When it comes to building a successful therapy private practice, knowing how to market effectively is crucial. However, all the marketing knowledge in the world won’t be of use to you if your fears get in the way of marketing your therapy services. The most common fears counselors have about marketing a practice are outlined below followed by some tips for overcoming them.
Common Fears about Marketing a Counseling Practice
Fear of being rejected. You may fear that if you put yourself out there, people won’t want or need your services. You may also fear that you are not good enough at what you do to attract enough clients for your private practice.
Fear of disapproval. Perhaps you are afraid that simply by marketing your practice potential clients and peers might judge you, or the services you offer, in a negative light.
Fear of failure. If you fear you might fail if you attempt to build a private practice, you might avoid taking the risks necessary to succeed.
Fear of being viewed as pushy or aggressive. This is a very widespread fear that stems largely from of a widely held misconception that you have to be pushy or aggressive in order to market effectively.
Fear of being seen as self serving.This fear stems in large part from the notion within the counselling profession that you are supposed to focus on your clients needs and not your own. In addition, you might hold a belief that promoting yourself means that you are “bragging” about yourself.
Fear of not knowing how to market a practice. Obviously if you have never marketed before and don’t know anything about how to do it successfully, you are more likely to be afraid of doing it.
Fear of being successful. You might fear success because you believe you are undeserving of it. You might also fear that if you are successful, your life will change and you might not like the change that occurs.
Mastering Your Fears About Marketing Your Practice
If you find yourself experiencing any of the above fears about marketing, the following tips may help you in overcoming them.
1. Identify your fears. Awareness is the first step. Write down all your fears about marketing your practice in detail and then develop a plan to eliminate each one.
2. Be persistent. Make a commitment to succeed at your private practice and hold a vision of your success in your mind. Revisit this vision on daily basis. Believe in what you are doing and act as if you can do it even when you feel you can’t.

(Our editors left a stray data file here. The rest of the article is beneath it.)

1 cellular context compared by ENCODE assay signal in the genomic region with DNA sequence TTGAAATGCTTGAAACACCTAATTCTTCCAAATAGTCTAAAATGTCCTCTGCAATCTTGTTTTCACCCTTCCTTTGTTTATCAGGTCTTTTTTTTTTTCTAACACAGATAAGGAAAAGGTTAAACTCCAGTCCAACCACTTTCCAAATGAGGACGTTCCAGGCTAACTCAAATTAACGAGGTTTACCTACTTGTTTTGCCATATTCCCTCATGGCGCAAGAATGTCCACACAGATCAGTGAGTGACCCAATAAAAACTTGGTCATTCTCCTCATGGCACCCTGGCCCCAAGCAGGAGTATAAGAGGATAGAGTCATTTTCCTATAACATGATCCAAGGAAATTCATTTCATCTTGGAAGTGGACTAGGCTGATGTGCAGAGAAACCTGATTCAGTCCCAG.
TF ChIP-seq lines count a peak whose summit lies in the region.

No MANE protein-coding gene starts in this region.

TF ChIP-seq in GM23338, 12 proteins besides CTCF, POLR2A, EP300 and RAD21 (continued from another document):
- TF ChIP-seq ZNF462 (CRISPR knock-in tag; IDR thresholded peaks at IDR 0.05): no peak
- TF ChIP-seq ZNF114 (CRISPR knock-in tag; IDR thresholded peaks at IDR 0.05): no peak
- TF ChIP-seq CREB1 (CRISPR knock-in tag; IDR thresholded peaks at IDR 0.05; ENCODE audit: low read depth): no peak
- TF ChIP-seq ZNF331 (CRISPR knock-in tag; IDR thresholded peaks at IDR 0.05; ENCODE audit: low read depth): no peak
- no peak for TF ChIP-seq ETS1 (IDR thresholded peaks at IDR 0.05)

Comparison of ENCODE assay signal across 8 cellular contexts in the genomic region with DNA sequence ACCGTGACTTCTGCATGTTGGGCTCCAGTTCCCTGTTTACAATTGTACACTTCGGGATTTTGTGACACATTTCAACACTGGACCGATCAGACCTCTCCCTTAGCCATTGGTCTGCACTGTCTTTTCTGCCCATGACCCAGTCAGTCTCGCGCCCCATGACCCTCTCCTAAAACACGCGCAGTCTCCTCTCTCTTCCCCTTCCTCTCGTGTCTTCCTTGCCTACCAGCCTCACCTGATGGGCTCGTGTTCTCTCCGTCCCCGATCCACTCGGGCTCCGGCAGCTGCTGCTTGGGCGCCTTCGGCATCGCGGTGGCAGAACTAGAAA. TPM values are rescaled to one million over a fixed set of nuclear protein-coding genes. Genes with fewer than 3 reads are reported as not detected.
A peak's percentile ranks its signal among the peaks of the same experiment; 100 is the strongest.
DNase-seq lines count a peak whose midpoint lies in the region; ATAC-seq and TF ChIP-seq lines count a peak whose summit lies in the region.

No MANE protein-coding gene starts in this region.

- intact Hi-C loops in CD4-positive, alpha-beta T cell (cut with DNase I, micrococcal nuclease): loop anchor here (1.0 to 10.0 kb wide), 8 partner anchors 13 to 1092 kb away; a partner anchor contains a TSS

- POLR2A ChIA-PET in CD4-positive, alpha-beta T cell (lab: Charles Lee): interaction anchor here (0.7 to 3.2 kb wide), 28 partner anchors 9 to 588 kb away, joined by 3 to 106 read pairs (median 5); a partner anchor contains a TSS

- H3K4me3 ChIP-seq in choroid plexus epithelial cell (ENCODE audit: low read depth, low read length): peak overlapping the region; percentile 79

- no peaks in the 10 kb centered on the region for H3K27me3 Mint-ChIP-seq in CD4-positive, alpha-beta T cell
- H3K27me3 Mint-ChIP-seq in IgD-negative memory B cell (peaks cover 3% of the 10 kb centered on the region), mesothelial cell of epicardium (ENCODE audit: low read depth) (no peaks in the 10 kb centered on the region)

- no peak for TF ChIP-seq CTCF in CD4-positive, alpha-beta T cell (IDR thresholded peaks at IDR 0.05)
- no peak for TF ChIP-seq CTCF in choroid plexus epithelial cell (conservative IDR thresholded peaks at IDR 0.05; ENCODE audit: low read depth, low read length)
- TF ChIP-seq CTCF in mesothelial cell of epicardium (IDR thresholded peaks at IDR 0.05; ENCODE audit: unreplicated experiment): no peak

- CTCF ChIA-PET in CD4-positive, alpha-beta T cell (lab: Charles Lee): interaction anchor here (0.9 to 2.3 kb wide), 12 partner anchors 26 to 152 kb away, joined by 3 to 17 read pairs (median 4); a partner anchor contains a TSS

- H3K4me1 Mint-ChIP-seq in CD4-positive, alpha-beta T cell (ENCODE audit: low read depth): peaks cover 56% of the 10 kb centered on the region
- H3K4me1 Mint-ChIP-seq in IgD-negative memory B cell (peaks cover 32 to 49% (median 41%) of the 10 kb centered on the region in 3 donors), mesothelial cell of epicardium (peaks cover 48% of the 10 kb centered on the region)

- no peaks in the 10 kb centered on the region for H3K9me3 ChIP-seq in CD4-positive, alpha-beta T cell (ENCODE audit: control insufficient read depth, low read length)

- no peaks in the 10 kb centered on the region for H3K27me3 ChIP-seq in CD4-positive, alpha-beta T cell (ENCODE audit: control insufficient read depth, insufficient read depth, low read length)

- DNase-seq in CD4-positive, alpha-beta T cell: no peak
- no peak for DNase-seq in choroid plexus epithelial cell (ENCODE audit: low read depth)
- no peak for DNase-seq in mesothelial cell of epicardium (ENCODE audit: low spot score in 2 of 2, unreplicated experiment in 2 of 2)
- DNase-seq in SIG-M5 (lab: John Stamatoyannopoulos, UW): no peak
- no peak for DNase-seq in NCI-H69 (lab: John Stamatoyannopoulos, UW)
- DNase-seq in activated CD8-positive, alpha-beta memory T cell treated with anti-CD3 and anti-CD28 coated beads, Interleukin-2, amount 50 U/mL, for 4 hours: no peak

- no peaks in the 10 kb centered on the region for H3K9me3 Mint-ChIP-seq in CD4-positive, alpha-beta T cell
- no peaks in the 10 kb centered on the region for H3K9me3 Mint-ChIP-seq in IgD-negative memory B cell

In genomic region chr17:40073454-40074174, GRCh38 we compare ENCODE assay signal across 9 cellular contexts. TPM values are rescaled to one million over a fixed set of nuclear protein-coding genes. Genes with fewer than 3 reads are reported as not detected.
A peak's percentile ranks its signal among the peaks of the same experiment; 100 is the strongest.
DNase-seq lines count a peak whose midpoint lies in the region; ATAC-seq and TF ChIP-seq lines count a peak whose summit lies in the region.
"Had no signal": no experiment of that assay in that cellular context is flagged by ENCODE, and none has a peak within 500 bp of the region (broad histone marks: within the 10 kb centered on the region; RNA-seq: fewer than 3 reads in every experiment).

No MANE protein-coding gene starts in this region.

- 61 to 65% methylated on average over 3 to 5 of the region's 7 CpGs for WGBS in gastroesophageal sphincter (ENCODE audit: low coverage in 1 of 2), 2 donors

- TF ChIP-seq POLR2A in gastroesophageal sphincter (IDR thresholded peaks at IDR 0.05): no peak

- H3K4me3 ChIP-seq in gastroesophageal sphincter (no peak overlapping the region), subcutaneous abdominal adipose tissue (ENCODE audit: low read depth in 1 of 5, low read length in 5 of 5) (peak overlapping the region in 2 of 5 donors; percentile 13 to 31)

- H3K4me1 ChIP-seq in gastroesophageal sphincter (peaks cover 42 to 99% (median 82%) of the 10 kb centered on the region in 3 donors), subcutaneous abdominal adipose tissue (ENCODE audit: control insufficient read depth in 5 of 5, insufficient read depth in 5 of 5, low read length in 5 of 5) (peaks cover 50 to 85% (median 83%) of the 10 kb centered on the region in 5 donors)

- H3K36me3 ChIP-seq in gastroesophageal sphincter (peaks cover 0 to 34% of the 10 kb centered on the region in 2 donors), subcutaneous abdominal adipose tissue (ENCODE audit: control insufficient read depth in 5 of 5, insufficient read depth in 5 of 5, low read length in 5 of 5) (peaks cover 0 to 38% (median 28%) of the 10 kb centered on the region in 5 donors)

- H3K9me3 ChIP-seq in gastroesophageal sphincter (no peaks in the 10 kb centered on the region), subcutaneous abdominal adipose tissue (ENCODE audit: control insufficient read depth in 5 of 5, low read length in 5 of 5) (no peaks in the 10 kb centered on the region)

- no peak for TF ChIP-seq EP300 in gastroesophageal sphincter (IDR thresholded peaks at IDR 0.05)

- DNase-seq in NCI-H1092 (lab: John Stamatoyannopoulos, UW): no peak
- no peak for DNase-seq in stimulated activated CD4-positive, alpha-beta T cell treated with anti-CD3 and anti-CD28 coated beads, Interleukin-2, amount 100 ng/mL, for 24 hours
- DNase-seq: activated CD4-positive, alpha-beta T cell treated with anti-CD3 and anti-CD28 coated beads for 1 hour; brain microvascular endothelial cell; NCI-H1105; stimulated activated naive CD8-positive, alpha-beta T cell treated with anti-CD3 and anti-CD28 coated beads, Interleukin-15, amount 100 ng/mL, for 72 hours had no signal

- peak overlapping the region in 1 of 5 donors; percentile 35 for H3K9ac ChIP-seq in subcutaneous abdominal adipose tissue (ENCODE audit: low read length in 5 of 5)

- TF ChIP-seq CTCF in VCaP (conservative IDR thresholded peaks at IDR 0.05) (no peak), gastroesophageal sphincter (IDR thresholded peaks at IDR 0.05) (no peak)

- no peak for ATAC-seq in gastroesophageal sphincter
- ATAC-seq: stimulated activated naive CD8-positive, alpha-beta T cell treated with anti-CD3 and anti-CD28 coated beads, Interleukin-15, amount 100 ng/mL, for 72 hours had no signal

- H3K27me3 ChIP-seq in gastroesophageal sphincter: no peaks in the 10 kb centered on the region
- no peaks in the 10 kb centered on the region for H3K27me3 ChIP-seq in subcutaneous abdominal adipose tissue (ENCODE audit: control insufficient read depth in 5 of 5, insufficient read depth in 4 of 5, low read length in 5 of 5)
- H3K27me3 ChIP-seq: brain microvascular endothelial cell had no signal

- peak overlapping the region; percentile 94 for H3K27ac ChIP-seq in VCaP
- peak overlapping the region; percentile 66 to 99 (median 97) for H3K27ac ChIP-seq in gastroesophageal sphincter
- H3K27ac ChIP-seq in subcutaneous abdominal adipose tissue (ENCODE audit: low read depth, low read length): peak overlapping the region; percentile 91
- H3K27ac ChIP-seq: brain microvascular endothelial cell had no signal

3. Have a marketing plan. Set clear goals and read them over every day. You need to place constant attention on them so that you develop a “consciousness of success.”
4. Know the short and long term benefits of having a successful private practice. Write down all the short and long term benefits you will experience by achieving success. Focus on both personal and professional benefits.
5. Expect the unexpected. Know that you do not have complete control over the outcome of your marketing efforts. Not all of your marketing will be successful and you will make mistakes. In addition, you will likely be rejected more often that you had thought.
6. Detach from outcomes. This can be tricky. You need to have a plan, believe in it, and do everything you can to bring your plan to fruition. However, at the same time, it’s important to have some detachment from your goals so that when your results are not what you expected, you don’t get too discouraged.
7. Learn about marketing. Acquire marketing information and clear up any misconceptions you have about it. Take classes and learn from mentors and guides. Knowledge builds confidence and confidence is an important component in marketing a practice successfully.
8. Market your practice while honoring your integrity. Find a way to market your private practice that honors who you are and allows you to have fun. At the same time, don’t be afraid to stretch yourself beyond what you think you are capable of doing.
9. Surround yourself with people who believe in you. Stay away from people who do not believe in you or have negative things to say about what you are doing.
10. Seek support and guidance. Don’t try to do build your private practice alone. Find people who have succeeded with their businesses including colleagues, coaches, mentors and guides. Learn how they have achieved success and how they have overcome their fears.
Overcoming fears to marketing is a process that takes time. Like any other fear, just when you think you have conquered it, it will again rear its head. When fears do re-occur, make sure you pay attention to them and do whatever you can to address them. Don’t let your fears ruin your chances of having a successful practice. Learn from your fears and use them to energize and motivate you towards success.
© Juliet Austin, 2007
A version of this article was originally published in Cognita, the newsletter of the Canadian Counselling Association. Volume 36, No 2, April, 2004.
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